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Decision Making Lesson 1

Decision Making Lesson 1: Do You Need to Make One?

Perhaps the first decision making lesson we should learn is, do we really need to make a decision? There may be times when not deciding can be the best option. This is not the same as deferring a decision, just because it’s difficult or uncomfortable. ‘Not deciding’ is not a procrastinator’s charter!

Nor is it the same as deciding to do nothing. This can be a legitimate outcome from a proper situation analysis. However, deliberately waiting to see if a decision needs to be made is an equally valid approach. Making an unneccesary decision can do more harm than good. Below we offer two insights on this important decision making lesson. Not our insights. They come from sources far more famous…

Decision Making Lesson: Is a Decision Really Necessary?

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Peter Drucker likens making decisions to undergoing surgery. Both are interventions which carry with them positives and negatives. Using either may bring about improvements but they also bring side effects. Just as surgery carries with it the risk of shock, decisions made in organizations may have serious consequences which might not have been foreseen.

Unnecessary decisions therefore, should not be made any more than surgeons would perform unnecessary procedures. Generally surgeons decide to operate when a condition is likely to degenerate if nothing is done. Drucker argues that similar judgements should be made in business.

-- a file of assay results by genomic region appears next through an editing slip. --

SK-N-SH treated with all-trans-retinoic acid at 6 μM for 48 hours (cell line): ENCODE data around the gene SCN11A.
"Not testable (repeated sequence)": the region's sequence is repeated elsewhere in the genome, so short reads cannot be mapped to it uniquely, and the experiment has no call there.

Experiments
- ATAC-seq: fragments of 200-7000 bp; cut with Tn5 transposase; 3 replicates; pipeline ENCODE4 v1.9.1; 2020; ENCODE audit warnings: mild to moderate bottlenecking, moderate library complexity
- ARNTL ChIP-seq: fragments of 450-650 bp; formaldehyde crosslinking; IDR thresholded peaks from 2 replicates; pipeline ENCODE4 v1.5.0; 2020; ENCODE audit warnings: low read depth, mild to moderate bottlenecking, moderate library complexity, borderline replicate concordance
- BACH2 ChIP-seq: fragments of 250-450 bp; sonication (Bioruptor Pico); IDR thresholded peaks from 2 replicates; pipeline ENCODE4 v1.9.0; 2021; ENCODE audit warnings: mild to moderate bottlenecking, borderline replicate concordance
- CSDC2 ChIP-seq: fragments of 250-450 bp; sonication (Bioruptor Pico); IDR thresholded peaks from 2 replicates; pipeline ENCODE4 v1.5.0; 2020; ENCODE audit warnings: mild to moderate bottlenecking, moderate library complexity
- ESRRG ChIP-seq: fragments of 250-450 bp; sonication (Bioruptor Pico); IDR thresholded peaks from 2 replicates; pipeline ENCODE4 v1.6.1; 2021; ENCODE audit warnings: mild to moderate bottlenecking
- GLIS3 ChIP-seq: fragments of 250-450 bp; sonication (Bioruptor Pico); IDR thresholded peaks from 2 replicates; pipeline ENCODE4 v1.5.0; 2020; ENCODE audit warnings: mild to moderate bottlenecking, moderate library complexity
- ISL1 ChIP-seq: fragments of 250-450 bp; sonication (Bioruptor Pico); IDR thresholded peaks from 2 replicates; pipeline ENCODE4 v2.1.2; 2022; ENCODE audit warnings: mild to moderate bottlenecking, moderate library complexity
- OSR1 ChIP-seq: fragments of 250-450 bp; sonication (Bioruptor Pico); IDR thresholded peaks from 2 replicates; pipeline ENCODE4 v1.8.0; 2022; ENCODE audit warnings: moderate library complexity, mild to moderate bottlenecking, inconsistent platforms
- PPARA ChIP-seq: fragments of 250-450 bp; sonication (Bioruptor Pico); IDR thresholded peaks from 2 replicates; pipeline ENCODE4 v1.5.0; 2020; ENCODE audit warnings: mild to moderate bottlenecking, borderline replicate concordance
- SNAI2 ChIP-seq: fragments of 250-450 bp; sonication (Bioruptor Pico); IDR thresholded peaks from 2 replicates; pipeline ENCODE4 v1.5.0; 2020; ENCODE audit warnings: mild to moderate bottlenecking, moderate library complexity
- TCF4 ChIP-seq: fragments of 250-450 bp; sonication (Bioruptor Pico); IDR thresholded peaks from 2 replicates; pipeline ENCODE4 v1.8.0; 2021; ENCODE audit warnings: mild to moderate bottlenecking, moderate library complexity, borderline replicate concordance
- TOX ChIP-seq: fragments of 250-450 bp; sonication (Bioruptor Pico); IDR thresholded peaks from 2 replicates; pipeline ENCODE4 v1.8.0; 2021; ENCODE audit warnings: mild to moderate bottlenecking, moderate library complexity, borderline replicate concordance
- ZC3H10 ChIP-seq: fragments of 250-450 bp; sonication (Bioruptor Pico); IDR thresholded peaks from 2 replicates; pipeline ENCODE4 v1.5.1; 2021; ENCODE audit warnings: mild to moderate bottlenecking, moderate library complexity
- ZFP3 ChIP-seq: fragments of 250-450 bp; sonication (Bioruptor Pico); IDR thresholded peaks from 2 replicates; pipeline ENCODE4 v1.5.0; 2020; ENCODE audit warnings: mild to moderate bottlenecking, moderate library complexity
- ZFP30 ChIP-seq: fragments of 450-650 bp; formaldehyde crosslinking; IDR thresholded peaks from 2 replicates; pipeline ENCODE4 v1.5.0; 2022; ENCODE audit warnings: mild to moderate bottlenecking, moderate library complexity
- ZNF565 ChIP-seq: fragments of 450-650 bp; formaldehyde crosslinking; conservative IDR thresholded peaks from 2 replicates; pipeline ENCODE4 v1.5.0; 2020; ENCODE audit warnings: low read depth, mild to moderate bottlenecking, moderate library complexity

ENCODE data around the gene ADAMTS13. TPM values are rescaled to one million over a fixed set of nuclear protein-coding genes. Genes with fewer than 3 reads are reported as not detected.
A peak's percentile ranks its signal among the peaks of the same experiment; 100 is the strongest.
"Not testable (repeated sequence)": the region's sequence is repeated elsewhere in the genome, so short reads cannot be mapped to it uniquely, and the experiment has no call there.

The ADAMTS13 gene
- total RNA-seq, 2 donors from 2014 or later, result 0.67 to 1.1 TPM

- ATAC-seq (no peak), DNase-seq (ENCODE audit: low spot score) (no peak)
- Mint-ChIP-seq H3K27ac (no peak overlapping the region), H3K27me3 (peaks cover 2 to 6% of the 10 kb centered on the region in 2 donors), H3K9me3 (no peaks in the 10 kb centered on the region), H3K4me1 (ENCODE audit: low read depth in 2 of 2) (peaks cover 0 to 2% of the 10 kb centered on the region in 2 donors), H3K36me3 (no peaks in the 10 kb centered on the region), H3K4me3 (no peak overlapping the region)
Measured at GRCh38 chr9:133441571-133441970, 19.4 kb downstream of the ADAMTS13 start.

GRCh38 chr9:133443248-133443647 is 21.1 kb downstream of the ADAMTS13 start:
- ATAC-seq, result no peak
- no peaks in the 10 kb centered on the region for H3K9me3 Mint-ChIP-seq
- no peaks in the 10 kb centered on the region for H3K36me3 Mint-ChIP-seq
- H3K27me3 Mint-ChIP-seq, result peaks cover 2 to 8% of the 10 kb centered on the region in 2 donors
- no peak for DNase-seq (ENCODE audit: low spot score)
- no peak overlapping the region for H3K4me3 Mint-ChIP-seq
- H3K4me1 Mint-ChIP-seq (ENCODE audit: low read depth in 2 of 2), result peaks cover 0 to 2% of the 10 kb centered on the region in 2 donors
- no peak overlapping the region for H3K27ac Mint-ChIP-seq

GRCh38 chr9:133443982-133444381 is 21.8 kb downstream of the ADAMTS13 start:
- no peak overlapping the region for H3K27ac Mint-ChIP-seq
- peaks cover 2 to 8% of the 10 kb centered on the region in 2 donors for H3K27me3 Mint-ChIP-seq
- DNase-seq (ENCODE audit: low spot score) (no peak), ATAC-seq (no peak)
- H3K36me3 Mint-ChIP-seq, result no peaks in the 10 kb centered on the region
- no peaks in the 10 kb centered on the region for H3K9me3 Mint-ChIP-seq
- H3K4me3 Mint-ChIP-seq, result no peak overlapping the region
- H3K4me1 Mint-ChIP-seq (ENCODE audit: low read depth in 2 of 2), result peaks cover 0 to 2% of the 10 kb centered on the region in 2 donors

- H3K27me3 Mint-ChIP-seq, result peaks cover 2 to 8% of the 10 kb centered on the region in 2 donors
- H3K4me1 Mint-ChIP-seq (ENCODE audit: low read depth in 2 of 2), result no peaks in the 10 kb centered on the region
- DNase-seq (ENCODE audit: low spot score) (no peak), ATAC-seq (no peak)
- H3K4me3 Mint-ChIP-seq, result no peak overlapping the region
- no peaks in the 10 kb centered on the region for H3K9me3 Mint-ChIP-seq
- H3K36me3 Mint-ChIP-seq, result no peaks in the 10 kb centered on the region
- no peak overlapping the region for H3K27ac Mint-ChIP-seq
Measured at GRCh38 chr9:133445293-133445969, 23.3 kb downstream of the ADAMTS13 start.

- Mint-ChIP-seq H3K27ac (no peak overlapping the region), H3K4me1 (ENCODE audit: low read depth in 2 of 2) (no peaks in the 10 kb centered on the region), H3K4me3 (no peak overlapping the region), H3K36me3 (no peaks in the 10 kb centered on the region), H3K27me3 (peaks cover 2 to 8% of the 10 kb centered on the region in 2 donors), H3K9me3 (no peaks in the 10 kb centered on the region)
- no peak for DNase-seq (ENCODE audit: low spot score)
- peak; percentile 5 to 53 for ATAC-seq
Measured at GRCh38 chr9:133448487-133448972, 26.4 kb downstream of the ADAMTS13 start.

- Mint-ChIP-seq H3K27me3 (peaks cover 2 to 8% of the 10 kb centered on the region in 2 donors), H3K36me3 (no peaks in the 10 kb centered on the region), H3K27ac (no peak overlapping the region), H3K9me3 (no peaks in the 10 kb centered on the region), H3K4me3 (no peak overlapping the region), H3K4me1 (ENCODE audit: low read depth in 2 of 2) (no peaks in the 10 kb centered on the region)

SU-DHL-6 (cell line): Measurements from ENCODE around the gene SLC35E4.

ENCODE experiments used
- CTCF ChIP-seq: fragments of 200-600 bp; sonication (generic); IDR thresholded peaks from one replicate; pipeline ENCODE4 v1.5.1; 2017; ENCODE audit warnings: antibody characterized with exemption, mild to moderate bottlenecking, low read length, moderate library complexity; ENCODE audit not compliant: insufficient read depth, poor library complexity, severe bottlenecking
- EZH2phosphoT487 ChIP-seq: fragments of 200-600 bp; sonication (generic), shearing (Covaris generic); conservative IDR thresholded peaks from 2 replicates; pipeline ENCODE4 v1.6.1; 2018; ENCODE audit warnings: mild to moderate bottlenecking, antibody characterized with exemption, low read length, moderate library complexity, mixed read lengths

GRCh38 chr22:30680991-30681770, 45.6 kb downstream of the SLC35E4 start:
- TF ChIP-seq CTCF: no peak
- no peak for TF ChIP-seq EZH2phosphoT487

If a business situation is degenerating, or if an opportunity arises which needs to exploited, then a decision needs to be made. However, it may be that we need to remember the old adage: “if it’s not broken don’t fix it!” After due analysis and consideration, try asking two questions:

  • Do we need to make a decision yet? If the answer is no, there may be nothing wrong with deferring a decision.
  • What will happen if we don’t decide yet? If the answer is “nothing bad” then perhaps no decision is best. If the answer is “something undesirable” then a decision does need to be made. If the answer is “we don’t know”, then perhaps more information is needed or it really is time to take a risk.

Decision Making Lesson: Give It Time To Go Away!

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Perhaps one course of action is to think about the words of a different kind of philosopher. He’s maybe not as eminent as Peter Drucker but he’s arguably as famous. Think about one of Charlie Brown’s approaches to decision making….

Linus: If you have some problem in your life, do you believe you should try to solve it right away or think about it for a while?

Charlie Brown: Oh, think about it, by all means! I believe you should think about it for awhile.

Linus: To give yourself time to do the right thing about the problem?

Charlie Brown: No, to give it time to go away!

In certain situations this may be exactly the right thing to do. Some problems do go away and no decision is the best decision. Patience, as they say, is a virtue. When faced with a decision making situation, perhaps learning to be patient is also a decision making lesson.

However beware of oversimplifying this approach, or of the temptation to adopt it as a default! Most situations will require a decision, then action! In the words of another great, fictional, philosopher, the master Jedi, Yoda: “Do or do not….there is no try.”

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You can read further about Drucker’s approach to decisions in this Harvard article: The Effective Decision.

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